The language of logic is autonomous to human intervention because, as I’ve demonstrated reality at its most basic building blocks is like a basic series of 1’s and 0’s that make up all data that a computer expresses as images and sounds. I just happened to have determined this method of interpreting reality works best. The fact that interpreting reality requires logic is not faith, and the fact that I trust it is not faith either because I’ve gained adequate evidence that logic is reliable in the same way you know seatbelts will help save your life in a crash. Faith does not compel you to use seat belts, logic dictates that you will not fly through the window of your car in a collision if you wear your seatbelt. Faith is being compelled to believe something that contradicts obvious and available evidence that what you believe is false. Your assertion that my dedication to logic is anyway remotely a type of faith is patently ridiculous. I suggest you seriously take a look at what you’ve determined the definition of faith to be.

      To answer your question about testing God, just observe the workings of religion. People are told to pray, sometimes prayers are answered from believers perspective but a casually observing relative or friend can easily deduce a coincidence occurred that the praying believer got overemotional about when their sickness went away for example. Churches ask for your money and ask you spread the word of God: it’s a business with an objective only to benefit itself. It doesn’t care about congregants it feeds off off the ignorance of the many that are taught to ignore or manipulate evidence and distrust the very logic that makes humans perfectly capable of answering life’s mysteries for themselves. And you my friend are a poster child of this very same form of manipulation and deceit. You just don’t see it and won’t accept it.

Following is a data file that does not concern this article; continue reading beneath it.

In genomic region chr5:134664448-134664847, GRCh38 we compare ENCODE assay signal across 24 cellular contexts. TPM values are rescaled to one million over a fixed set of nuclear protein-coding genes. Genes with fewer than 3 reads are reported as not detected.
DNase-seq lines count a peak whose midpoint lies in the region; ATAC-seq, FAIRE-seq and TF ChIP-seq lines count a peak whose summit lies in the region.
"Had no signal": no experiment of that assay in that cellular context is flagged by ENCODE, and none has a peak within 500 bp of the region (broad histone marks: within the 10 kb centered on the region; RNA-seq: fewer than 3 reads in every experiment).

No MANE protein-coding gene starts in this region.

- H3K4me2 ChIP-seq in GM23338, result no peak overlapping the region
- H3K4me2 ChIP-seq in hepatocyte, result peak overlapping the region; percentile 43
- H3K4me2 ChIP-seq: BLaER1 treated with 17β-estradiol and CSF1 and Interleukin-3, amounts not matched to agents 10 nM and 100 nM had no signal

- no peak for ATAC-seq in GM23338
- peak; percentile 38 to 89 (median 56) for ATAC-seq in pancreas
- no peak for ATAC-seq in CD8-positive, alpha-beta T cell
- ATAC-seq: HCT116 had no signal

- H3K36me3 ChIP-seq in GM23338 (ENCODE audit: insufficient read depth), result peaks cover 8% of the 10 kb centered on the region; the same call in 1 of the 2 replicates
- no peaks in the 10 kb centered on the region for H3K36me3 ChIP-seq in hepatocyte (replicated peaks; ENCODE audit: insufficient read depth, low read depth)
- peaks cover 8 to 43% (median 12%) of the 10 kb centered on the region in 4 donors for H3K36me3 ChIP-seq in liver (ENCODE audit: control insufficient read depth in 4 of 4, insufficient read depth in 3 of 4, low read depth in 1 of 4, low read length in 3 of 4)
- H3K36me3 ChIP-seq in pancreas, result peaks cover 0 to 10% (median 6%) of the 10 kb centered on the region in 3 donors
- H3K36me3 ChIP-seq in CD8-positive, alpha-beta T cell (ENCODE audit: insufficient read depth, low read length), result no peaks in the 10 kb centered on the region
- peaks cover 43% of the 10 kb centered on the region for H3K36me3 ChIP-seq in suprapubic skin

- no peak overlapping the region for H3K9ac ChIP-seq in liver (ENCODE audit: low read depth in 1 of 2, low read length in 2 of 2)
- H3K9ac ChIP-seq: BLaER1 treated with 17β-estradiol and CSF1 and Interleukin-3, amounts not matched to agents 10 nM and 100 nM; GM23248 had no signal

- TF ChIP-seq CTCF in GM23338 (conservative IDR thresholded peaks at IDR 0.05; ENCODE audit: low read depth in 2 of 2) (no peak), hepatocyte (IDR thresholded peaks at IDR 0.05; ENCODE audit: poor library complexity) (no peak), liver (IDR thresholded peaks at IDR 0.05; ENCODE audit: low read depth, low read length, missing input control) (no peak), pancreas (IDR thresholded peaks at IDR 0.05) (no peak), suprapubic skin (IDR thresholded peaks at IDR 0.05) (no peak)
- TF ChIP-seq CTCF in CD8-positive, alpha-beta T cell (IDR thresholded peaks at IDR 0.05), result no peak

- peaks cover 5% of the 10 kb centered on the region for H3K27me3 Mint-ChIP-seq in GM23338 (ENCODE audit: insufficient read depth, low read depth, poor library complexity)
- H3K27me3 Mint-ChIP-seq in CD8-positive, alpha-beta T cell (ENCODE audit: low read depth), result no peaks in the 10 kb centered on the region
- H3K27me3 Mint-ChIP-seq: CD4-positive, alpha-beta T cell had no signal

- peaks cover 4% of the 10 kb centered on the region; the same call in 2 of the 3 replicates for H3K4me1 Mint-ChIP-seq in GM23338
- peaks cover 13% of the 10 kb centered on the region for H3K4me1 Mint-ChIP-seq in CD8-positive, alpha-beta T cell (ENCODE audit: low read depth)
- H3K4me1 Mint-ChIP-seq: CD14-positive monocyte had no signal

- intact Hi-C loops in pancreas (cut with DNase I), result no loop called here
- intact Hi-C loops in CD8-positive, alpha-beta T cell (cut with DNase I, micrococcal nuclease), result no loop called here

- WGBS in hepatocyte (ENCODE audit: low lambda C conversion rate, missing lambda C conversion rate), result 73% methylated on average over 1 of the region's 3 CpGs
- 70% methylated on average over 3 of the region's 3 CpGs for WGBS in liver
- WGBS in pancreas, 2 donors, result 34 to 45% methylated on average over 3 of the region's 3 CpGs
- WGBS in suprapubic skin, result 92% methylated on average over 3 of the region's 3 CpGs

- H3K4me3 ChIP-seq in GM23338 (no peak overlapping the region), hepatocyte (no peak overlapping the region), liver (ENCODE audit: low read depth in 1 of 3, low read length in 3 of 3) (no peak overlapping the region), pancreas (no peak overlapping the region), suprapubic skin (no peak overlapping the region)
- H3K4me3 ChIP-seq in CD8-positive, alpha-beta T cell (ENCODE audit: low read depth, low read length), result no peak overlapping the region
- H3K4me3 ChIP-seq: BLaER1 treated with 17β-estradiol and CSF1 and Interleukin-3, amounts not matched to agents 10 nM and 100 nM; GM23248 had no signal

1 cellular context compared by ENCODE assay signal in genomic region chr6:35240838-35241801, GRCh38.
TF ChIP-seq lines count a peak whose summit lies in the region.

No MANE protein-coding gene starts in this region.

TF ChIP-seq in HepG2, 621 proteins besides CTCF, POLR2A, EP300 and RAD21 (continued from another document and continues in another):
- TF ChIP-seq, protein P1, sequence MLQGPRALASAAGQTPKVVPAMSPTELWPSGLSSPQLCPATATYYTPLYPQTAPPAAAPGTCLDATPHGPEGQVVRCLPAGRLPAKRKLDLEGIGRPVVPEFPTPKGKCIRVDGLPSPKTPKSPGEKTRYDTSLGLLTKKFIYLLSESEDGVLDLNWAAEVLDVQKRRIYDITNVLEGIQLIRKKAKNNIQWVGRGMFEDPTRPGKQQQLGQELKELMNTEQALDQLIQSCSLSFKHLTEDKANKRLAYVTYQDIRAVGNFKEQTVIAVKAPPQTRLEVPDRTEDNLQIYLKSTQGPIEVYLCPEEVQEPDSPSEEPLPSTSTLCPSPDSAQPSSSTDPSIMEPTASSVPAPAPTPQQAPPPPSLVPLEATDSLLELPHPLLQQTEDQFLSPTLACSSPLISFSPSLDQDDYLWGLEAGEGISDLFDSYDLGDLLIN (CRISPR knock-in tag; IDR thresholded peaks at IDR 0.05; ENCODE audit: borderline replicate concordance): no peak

Furthermore, I have said repeatedly in my arguments “what if God was real?” What would that look like from an evidential understanding of his existence? I keep referring to the “What if?” scenario which in case you didn’t realize it is a form of LOGIC argument that given a particular form of evidence gained would actually support a shift in my position about a godless universe to a godly universe. There’s another test you asked me to provide an example of. However the results still point to and confirm a godless universe. Your ramblings give no indication whatsoever that you could conceive of the possibility of a godless universe. You are so unREASONABLY convinced that is not possible it clouds any hope of you ever even accepting LOGIC as an answer. But there’s a name for that, and I guess it’s fine for you: it’s called FAITH.

  10. […] This is an ongoing debate at AskAnAtheist.com. […]

  11. “The language of logic is autonomous to human intervention”

    If by this you mean that it is independent of humans, you’re right on that. We discovered the laws of logic; we didn’t invent them.

    “I just happened to have determined this method of interpreting reality works best.”